Putin now experiencing ‘impotence of omnipotence,’ Shevtsova says

Political cartoon: Generalissimo Vladimir Putin

Political cartoon: Generalissimo Vladimir Putin 

2016/04/26 • Analysis & Opinion, Politics, Russia

Many of the apparent contradictions in Russia today, Lilia Shevtsova says, can be explained by the fact that Vladimir Putin and his regime have entered what Argentinian political scientist Guilliermo O’Donnell once called “the impotence of omnipotence,” the gradual loss of power by leaders who remain in office for a long time.

Lilia Shevtsova, Senior Associate at the Carnegie Endowment for International Peace

Lilia Shevtsova, Senior Associate at the Carnegie Endowment for International Peace

In a wide-ranging interview with News.Online.UA, the Russian analyst says that “the unlimited power” that the Kremlin leader had enjoyed has now degenerated in the ways O’Donnell found was characteristic of South American dictators who were in office for extended periods.

In the case of ever more issues, Shevtsova continues, Putin can’t solve problems on his own but is forced to meet with others as in the case of wage arrears or recognize that he cannot do anything – such as fighting corruption – even though it threatens his power vertical. To do so, he would have to open up of the system that would threaten it and him in other ways.

Moreover, despite Crimea, Putin does not have the mass support he did. While his approval ratings remain high although lower than they were, ever more Russians say that they are not happy with what is going on in their country. “And Putin himself does not believe he has mass support – otherwise why would he create his own National Guard?”

But more is at work, the Russian commentator says, that just the psychology of the leader. There is “the logic of one-man rule at the stage of exhaustion, which pushes the leader to this or that set of actions. At a certain stage,” she continues, “authoritarian leaders become hostages of their own regimes.”

Some of Shevtsova’s most interesting comments concern Ukraine.

She argues that “any Russian leader, functioning in a system of autocracy could not be indifferent to the flight of Ukraine” away from Moscow, given that from his point of view this represents “an amputation of an important element of Russian statehood.”

But more than that, the Ukrainian Maidan demonstrated and confirmed something else: Russia in contrast to Ukraine is “still not a post-empire but one incompletely dissolved and frozen at that stage.”

“Of course,” Shevtsova argues, “there was the hope that the West would ‘swallow’ the annexation of Crimea and Russian aggression in the Donbas,” adding that in her view, “had Putin known what would happen” in terms of Ukrainian resistance and Western opposition, he would not have gone beyond Crimea.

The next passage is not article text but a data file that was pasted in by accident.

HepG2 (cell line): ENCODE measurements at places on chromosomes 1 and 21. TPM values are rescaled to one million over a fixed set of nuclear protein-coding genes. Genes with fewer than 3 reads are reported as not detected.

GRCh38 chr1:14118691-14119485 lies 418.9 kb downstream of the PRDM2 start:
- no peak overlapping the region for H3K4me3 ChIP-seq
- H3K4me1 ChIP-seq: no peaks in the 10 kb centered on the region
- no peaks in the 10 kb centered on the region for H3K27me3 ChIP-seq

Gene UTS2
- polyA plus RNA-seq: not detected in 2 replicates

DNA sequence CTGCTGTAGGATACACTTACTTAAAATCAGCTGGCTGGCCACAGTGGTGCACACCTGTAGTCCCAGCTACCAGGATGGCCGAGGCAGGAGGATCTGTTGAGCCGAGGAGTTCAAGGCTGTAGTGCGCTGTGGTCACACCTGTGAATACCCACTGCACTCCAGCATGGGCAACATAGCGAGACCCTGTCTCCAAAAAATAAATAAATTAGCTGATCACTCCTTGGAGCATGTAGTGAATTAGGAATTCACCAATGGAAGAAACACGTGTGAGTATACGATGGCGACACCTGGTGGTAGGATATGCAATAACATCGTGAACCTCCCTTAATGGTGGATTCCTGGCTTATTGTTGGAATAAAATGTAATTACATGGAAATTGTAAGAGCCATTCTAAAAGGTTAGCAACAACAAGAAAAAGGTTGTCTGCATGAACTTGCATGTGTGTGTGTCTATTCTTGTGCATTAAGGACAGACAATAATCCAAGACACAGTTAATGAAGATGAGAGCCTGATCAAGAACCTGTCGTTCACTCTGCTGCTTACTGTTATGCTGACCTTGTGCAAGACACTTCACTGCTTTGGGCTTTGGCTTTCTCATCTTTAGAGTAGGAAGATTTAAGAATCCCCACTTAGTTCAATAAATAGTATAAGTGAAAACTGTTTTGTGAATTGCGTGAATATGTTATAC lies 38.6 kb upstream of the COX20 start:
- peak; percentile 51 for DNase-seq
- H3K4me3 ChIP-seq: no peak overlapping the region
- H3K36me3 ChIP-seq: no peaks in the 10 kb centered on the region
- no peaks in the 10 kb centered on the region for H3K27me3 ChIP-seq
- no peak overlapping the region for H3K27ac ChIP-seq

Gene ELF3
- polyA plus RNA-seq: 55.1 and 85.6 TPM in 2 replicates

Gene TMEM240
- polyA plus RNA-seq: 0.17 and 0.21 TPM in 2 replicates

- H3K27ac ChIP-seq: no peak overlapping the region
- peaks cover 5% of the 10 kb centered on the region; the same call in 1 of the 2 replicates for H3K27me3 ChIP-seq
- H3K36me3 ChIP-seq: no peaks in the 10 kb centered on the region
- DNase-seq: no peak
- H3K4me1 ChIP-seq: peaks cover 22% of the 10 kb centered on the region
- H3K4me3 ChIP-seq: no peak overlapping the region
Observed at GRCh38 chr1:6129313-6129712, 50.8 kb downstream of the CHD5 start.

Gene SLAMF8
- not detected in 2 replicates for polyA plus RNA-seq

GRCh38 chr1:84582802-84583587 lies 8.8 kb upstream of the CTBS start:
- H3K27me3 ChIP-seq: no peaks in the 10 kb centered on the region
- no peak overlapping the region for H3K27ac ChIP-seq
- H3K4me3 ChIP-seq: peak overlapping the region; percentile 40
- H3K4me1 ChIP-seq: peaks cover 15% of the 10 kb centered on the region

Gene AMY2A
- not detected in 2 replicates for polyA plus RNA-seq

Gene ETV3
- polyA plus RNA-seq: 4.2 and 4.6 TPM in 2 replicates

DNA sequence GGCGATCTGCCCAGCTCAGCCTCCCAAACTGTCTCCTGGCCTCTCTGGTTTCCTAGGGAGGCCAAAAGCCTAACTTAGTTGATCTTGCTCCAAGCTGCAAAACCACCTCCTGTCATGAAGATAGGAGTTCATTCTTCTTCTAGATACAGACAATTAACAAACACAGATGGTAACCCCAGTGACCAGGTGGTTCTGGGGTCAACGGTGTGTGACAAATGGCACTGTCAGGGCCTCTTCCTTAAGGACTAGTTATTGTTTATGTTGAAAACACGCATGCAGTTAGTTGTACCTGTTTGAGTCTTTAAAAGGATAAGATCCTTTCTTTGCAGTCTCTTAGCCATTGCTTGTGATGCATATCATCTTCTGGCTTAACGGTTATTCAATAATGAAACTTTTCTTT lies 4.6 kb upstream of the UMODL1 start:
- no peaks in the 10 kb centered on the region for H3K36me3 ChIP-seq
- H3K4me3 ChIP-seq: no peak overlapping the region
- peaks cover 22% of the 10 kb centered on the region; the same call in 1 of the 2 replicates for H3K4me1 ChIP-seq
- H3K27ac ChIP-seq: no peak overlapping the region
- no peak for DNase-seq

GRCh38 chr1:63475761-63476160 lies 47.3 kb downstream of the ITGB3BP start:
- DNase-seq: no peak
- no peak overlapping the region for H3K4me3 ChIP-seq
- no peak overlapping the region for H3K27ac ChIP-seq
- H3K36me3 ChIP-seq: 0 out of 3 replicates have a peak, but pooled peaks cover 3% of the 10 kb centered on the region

But he did, and that too has contributed to the process by which “Putin’s power has been transformed into powerlessness.”

In this new situation, which she uses Zygmund Bauman’s term “interregnum” to describe, the Russian elite is trying to find a new balance between restraining the West and cooperating with it. The Russian political class does not want to give up its access to the West, but it also does not wan to give up the means it has to produce its wealth at home.

The West too is seeking a new balance, Shevtsova suggests, because it fears what would happen if it isolated a nuclear power and consequently, there will be contacts between them. But – and this is critically important – “this does not mean a return to the old model of business as usual.”

Ukraine is a central factor in this search on both sides, and the results of what Shevtsova calls its “dramatic experiment” – to “escape the post-Soviet model without having the chance for rapid membership in the EU and NATO” – is likely to determine far more than just its position in the world. Ukraine’s “fate may be one of the most serious challenges for the 21st century.”

Ukraine has a chance to make the transition to a modern democracy if Western leverage in Ukraine remains strong, while Russia has much less of a chance in this regard because those in charge in Russia do not face similar Western influence and know that moving in a Western direction will compromise their sources of wealth and power.

“The Russian elite has become European at the level of consumption, but in order to preserve their incomes and consequently their power,” Shevtsova says, “they must isolate ordinary Russians from Europe” and from European values. Thus, “the Kremlin will struggle with Western values inside Russia even as it tries to achieve compromises with European business and elites.”

Whether Putin and the Russian elite around him can do so in their now weakened position remains to be seen.

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Edited by: A. N.

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  • Dirk Smith

    Great analysis.

  • Quartermaster

    I have no doubt that the Russian political oligarchs will be able to maintain their position for awhile. Historically, however, groups like that will over reach eventually, just as the Nazi regime did in Europe, and the Soviet regime did in the middle east and Afghanistan. Crime and the Donbas have set the stage for that over reach. Anymore is beyond Putin’s grasp, and what he holds now, he will hold only temporarily as he can’t afford the cost financially or militarily for much longer.